M, 117 minutes
Review by © Jane Freebury
There’s a scene in The Crown on TV where Prince Phillip has the crew of Apollo 11 from the first moon landing round for tea. The Prince, always up for adventure himself, was anticipating a chat with awesome, real-life heroes, until it dawns on him that the men were just doing their job.
The astronauts were motivated by their instructions. There was little individual initiative after all, and what they did was by the book. The clean-cut, earnest trio topped with buzz cuts, were difficult to distinguish one from the other.
It’s probably way closer to the truth than the motley crew aboard the space mission in this edgy new science fiction drama from Brazilian director Joe Penna.
The filmmaker, with a background as a musician and YouTuber, has one other feature credit to his name. Arctic, starred Mads Mikkelsen as a man stranded and alone in a snow-bound wilderness. It was also co-written with Ryan Morrison.
In Penna’s Stowaway, the crew of astronauts are far from clones. They comprise a terse, female commander, a sensitive, idealistic young female medical researcher, and an introverted, task-driven biologist. Commander Marina Barnett (Toni Collette), Dr Zoe Levenson (Anna Kendrick) and David Kim (Korean-born actor Daniel Dae Kim) make for an interesting mix of gender and ethnicity.
Collette skilfully manages to keep her business-like character believable and empathetic
The smart, tight script reveals other personal dimensions. Space rookie Zoe, for instance, recalls how she applied to join the mission, fully expecting to miss out but counting on a good yarn about a noble failure.
The launch that opens the film and the interior of a spaceship into which the crew spill afterwards looks convincing. Every square centimetre of space, every surface has a purpose. Until, when Marina, Zoe and Dave are doing their rounds checking instrumentation, an unconscious, wounded stranger drops in from the roof space.
It’s a ground support engineer, Michael Adams, (black Canadian actor Shamier Anderson). He was accidentally trapped in the infrastructure before the launch.
His presence and the air filter he damaged inadvertently will mean there isn’t enough oxygen to go around, and that they will all perish before they even arrive on Mars.
Our imagination has already jumped to various conclusions. That Michael either represents something untoward, or that he was been planted there to sabotage Hyperion’s mission. Not so.
Michael’s backstory about a kid sister back home to whom he is legal guardian ensures he has audience sympathy. The steely captain who places the mission above everything is perhaps less engaging.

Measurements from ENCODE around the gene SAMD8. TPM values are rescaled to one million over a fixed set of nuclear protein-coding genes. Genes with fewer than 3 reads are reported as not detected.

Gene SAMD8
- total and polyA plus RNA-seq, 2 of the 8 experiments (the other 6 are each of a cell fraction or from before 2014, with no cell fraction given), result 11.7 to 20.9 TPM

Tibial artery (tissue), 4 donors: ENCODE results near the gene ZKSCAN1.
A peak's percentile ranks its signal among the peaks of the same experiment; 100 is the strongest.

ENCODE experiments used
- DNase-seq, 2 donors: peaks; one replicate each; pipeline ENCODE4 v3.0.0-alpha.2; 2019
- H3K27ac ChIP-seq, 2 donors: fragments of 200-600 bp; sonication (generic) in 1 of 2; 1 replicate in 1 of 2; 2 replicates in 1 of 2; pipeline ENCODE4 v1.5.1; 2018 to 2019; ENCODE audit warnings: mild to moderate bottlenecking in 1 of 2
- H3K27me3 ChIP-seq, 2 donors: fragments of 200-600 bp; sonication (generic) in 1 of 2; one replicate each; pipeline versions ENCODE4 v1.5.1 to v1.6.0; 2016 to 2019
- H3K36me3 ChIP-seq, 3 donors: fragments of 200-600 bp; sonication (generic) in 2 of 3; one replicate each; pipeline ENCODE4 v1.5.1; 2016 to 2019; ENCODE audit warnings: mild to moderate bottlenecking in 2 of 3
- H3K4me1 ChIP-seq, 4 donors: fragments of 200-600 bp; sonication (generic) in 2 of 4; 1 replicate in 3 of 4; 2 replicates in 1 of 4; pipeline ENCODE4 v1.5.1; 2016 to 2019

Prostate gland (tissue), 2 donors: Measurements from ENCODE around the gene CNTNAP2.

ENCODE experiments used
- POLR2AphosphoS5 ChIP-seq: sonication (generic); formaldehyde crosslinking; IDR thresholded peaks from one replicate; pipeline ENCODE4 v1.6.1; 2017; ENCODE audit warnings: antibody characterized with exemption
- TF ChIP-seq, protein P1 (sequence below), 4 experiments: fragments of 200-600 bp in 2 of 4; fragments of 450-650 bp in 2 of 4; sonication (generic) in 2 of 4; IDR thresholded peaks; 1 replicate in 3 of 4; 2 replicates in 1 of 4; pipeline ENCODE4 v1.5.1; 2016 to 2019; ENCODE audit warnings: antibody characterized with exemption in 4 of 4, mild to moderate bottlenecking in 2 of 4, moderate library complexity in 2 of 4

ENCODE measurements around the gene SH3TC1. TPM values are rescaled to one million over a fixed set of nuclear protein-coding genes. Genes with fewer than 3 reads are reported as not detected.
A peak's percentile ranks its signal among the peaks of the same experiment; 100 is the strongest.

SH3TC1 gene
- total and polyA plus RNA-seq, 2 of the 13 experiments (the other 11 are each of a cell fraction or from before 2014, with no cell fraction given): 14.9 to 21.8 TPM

Yet Collette skilfully manages to keep her business-like character both believable and empathetic. Her role is to lead, the success of the entire mission weighs on her alone. Her airy ‘See you in two years’ to ground control at the launch indicates there is a very long road ahead at peak performance level before she can relax. The mission to Mars is her third and final mission.
When Marina says ‘Go for launch’ it is a surprise to hear it delivered in Collette’s Australian accent, that has always been subsumed up till now by American overlay. It’s a rather flat and harsh Aussie accent, but the lack of inflection suits her turn as mission commander.
surely the spaceship’s artificial intelligence would have detected something alien on board
Stowaway is enhanced by a very effective immersive soundtrack and score by Volker Bertelmann. The rhythm of the pacing from the editing by co-writer Morrison, also draws you in.
The look is not brilliant. An aesthetically interesting look is something we have come to expect in space sci-fi since the spellbinding 2001: A Space Odyssey in 1968. Gravity certainly delivered great visuals as well.
The rivetting sci-fi drama Moon managed to get away with a gritty aesthetic, but seemed of a piece in a drama about an astronaut alone, abandoned and desperate.
One other point. Having a stranger on board in Stowaway with the potential to abort the mission, in one way or other, is a great device for getting the drama going.
But surely the spaceship’s artificial intelligence would have detected something alien on board, and let the crew and ground control know immediately?
I’m sure that AI or some other systems would stop something like this happening, but the question that it raises absolutely doesn’t get in the way of a good drama.
First published in the Canberra Times on 1 May 2021